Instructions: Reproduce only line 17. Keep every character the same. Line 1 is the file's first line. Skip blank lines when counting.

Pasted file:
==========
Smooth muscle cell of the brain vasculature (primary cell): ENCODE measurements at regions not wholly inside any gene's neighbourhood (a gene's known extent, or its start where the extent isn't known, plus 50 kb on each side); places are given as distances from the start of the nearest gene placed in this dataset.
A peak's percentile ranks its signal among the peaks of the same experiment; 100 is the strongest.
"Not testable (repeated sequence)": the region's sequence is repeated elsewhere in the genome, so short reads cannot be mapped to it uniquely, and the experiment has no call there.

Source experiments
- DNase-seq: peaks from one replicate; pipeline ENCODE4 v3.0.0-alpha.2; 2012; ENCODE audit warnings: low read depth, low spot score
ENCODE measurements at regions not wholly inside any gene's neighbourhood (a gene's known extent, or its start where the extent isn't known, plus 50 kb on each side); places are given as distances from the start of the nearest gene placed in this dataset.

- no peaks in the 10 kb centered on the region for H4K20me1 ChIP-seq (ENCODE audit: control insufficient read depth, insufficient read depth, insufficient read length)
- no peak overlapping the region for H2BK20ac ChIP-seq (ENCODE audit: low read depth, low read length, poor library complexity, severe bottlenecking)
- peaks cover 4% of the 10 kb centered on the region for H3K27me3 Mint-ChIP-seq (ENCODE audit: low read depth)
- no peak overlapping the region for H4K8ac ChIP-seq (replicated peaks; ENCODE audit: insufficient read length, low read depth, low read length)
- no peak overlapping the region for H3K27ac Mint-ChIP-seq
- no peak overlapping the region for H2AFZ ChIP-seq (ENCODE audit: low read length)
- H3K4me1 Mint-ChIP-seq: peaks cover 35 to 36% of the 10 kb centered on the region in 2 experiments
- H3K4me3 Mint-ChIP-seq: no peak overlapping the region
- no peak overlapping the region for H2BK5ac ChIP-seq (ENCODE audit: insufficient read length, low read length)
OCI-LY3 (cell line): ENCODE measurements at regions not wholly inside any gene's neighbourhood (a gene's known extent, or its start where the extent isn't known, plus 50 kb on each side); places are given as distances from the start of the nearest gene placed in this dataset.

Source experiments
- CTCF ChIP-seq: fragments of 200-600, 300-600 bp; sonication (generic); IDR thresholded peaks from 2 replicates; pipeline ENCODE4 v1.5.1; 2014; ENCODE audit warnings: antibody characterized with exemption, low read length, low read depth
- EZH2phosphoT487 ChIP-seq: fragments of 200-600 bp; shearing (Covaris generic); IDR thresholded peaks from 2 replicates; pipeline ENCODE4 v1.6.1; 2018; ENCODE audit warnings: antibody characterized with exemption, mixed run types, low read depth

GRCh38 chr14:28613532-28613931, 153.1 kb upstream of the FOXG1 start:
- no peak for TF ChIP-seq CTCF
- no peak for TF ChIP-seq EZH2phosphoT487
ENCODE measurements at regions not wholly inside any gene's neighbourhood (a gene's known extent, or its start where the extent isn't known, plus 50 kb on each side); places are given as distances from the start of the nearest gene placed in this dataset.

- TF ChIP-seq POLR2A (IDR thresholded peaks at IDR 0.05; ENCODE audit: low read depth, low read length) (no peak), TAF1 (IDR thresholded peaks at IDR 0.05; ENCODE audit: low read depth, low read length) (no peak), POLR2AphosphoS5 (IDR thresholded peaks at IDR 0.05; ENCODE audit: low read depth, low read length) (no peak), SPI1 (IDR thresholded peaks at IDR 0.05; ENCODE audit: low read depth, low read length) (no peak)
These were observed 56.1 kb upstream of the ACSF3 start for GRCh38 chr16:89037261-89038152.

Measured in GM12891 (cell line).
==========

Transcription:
Source experiments